I’m pleased to note that my daughter has watched all five seasons of The Dick Van Dyke Show, which Carl Reiner created, and which I love. Of course, he played the irritable TV star, Alan Brady, as well as the budding English anti-existentialist Yale Sampson, and several other annoying characters.

Not like his characters

But as Mark Evanier noted: “Carl Reiner was the friendliest, most talented person in show business… He was a guy I admired not just for his fine work as a writer, producer, director, and performer but for just the way he was as a person. Every time I was around him, he was an absolute delight – funny, engaging, willing to talk with anyone about anything. He was just what you’d want an idol to be. He was a role model for how to be truly successful and sane in show business.”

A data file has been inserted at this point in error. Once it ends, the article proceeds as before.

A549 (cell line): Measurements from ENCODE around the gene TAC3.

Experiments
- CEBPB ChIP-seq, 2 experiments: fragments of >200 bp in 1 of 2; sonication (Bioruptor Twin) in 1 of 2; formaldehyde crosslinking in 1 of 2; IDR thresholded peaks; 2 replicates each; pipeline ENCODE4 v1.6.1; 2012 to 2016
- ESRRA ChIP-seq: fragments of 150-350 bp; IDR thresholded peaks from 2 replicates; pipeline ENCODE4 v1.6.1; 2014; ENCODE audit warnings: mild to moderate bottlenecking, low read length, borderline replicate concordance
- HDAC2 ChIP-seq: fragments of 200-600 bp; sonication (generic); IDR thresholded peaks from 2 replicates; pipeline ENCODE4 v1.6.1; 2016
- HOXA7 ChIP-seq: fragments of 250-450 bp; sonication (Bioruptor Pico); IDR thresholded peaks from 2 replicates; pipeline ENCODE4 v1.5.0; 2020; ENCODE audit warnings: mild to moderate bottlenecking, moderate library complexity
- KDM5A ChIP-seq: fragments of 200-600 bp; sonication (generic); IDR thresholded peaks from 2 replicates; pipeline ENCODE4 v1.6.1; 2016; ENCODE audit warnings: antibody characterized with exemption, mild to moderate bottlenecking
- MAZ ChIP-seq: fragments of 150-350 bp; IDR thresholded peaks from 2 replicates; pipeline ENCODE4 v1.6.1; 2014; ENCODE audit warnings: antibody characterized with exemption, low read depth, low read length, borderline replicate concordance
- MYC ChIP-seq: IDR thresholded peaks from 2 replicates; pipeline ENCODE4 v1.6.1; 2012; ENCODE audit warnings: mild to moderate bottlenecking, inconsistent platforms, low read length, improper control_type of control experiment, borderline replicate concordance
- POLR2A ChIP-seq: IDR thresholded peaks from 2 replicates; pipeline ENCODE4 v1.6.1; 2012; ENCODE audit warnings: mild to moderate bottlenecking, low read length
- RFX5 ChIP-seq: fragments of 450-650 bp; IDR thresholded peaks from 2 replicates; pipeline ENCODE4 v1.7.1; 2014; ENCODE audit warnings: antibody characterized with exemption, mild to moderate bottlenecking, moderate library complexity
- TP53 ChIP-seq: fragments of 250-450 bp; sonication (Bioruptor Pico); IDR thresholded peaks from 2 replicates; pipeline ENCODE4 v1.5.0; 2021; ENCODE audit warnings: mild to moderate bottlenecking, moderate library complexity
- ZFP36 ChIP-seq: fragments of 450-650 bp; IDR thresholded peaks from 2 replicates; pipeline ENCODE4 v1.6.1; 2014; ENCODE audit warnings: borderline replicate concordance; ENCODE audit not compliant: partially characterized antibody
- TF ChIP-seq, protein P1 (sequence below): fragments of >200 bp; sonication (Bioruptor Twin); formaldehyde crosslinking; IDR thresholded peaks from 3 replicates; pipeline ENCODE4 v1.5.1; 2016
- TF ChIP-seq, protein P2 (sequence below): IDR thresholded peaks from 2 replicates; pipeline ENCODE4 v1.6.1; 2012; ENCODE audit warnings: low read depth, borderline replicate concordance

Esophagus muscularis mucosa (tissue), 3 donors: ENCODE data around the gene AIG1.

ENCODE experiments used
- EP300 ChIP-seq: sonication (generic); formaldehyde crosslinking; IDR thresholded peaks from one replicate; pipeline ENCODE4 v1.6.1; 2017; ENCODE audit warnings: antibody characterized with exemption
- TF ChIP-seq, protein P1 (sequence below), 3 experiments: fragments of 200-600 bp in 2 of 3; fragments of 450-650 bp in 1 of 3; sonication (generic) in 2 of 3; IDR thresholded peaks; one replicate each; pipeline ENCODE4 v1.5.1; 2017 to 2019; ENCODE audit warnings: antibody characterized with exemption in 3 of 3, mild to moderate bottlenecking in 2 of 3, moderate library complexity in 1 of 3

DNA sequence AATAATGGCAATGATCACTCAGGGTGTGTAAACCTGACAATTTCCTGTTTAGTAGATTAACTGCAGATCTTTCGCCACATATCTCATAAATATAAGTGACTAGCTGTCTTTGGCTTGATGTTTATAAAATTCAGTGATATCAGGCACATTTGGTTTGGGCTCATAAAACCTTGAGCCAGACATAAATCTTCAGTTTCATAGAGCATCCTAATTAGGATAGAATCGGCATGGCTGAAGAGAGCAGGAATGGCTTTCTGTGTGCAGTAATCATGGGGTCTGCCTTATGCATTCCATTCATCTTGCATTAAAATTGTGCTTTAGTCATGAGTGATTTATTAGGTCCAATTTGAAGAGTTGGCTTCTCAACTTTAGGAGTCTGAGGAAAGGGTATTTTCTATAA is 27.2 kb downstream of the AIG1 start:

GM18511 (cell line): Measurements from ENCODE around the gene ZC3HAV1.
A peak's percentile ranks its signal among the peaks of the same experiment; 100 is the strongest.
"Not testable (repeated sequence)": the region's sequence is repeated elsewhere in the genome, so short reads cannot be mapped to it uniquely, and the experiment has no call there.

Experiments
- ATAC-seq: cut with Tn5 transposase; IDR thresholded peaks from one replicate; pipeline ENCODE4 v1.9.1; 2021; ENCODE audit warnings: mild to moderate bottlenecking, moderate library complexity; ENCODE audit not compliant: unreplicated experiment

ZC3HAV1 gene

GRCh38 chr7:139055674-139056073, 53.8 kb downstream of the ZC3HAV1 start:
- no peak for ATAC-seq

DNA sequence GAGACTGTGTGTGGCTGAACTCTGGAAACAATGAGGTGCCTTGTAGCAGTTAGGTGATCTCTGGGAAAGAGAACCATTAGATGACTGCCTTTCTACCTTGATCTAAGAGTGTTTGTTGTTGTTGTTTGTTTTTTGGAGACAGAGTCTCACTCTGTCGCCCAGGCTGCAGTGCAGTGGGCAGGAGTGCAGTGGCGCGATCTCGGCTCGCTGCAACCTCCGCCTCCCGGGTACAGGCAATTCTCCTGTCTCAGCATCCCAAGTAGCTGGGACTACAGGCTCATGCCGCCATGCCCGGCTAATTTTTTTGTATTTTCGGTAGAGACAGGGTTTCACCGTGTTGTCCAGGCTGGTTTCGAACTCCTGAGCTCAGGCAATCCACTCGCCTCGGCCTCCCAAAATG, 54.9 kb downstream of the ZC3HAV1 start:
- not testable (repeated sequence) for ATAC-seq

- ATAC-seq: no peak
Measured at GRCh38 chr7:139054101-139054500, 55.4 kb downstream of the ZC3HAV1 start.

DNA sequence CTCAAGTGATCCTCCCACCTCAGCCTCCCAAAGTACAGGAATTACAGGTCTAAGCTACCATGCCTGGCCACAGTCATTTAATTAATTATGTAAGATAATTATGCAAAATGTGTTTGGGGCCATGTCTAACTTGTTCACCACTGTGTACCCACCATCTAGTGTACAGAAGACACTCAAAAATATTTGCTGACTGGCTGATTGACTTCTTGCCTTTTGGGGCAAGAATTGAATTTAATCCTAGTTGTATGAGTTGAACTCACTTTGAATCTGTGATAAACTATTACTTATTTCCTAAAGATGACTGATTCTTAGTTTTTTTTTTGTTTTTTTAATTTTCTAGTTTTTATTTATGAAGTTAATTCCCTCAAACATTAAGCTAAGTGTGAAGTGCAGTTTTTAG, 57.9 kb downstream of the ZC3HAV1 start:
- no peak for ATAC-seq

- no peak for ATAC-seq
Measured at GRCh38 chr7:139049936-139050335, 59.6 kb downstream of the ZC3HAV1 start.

Yes, Carl Reiner was an actor (Ocean’s 11 franchise, Hot in Cleveland) and director (Oh, God; The Jerk; All of Me). But mostly he was a writer, going back to 1950s television, with Sid Caesar and Dinah Shore. He co-wrote and directed Dead Men Don’t Wear Plaid (1982) and The Man with Two Brains (1983).

I had wished he would have been selected for the Kennedy Center Honors, like his friends Mel Brooks had been in 2009 and Norman Lear in 2017. It may be that he was underappreciated as the straight man, such as the interviewer of Brooks’ 2000 Year Old Man.

Other recent deaths of note

Dennis O’Neil, who died June 11, was a comic writer who I admired greatly. His Green Lantern/Green Arrow with Neal Adams made the book relevant. He also did work on Iron Man and The Amazing Spider-Man.